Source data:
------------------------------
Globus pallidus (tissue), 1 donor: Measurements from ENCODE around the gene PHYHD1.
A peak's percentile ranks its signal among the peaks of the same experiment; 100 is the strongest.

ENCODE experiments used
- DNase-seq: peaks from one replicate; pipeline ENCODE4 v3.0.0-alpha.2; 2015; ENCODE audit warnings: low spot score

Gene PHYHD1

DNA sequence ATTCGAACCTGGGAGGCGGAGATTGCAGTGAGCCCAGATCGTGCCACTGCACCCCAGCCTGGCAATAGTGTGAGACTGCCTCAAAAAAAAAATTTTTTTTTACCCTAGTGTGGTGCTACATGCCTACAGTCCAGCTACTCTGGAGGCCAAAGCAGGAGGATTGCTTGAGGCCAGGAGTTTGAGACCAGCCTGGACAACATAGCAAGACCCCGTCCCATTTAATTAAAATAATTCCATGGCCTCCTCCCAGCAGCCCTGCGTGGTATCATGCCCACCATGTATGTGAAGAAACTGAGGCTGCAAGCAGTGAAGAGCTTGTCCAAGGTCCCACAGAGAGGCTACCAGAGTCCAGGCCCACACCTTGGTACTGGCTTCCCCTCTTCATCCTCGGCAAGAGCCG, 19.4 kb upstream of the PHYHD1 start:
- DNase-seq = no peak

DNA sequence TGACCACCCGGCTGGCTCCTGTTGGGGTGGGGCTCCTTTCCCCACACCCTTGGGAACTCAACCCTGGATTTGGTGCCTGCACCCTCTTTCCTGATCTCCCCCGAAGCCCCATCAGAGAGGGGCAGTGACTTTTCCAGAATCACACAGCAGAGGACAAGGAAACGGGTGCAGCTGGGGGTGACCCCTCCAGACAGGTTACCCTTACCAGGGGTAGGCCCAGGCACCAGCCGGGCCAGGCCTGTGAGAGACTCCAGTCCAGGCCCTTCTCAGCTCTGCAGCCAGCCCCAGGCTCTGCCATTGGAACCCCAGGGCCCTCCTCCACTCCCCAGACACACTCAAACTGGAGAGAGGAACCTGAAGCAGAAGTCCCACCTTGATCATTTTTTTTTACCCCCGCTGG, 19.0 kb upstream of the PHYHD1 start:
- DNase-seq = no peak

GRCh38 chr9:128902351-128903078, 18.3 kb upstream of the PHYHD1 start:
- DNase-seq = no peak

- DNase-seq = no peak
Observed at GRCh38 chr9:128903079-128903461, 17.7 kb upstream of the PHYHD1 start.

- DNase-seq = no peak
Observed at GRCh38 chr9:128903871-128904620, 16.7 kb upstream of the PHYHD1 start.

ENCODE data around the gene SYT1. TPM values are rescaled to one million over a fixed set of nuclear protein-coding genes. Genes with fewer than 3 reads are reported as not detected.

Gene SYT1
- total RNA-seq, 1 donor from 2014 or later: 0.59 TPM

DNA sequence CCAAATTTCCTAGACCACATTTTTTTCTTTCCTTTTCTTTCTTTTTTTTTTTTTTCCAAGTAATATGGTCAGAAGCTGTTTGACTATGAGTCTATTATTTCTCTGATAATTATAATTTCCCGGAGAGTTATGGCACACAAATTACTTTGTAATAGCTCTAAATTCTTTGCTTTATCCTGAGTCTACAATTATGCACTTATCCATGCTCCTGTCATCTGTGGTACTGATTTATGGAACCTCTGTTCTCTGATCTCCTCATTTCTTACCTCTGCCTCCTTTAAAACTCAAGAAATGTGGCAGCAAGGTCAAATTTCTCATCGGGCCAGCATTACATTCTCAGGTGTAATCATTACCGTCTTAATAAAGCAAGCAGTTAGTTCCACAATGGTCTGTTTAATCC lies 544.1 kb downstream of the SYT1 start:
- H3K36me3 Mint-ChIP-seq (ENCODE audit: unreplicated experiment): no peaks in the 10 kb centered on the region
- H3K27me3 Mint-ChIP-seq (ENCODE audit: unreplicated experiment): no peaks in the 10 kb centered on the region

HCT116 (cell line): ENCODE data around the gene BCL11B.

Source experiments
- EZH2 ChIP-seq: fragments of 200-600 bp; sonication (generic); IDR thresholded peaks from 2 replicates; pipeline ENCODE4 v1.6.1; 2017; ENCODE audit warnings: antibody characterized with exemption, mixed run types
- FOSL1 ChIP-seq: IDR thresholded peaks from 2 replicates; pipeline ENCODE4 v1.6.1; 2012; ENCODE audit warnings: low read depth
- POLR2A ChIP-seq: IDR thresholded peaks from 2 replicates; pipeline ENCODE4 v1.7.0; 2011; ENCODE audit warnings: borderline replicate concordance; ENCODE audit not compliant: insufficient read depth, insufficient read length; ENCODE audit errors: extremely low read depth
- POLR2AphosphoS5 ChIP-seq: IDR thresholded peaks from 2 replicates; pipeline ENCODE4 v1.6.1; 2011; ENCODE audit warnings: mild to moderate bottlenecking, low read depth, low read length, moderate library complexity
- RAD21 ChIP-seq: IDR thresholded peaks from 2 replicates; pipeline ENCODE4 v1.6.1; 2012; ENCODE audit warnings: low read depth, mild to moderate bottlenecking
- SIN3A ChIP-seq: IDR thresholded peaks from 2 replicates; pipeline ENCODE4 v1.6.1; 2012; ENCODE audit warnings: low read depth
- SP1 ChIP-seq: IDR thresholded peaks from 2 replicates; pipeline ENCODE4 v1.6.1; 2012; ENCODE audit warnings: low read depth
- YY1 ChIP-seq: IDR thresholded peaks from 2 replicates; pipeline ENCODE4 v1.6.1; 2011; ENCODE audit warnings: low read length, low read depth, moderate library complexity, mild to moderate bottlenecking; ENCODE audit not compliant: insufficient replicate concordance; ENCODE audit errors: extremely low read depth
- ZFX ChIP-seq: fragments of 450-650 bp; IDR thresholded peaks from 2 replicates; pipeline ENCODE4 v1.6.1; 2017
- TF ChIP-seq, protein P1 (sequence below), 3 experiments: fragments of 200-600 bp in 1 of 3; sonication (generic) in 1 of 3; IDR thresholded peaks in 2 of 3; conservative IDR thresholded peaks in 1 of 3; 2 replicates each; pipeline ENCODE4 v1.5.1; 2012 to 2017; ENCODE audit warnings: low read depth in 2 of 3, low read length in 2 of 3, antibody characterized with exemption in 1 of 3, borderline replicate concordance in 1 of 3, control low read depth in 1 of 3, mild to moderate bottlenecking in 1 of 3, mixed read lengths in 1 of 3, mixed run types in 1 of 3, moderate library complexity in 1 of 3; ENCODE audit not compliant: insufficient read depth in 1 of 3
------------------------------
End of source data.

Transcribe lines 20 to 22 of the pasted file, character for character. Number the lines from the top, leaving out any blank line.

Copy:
- H3K36me3 Mint-ChIP-seq (ENCODE audit: unreplicated experiment): no peaks in the 10 kb centered on the region
- H3K27me3 Mint-ChIP-seq (ENCODE audit: unreplicated experiment): no peaks in the 10 kb centered on the region

HCT116 (cell line): ENCODE data around the gene BCL11B.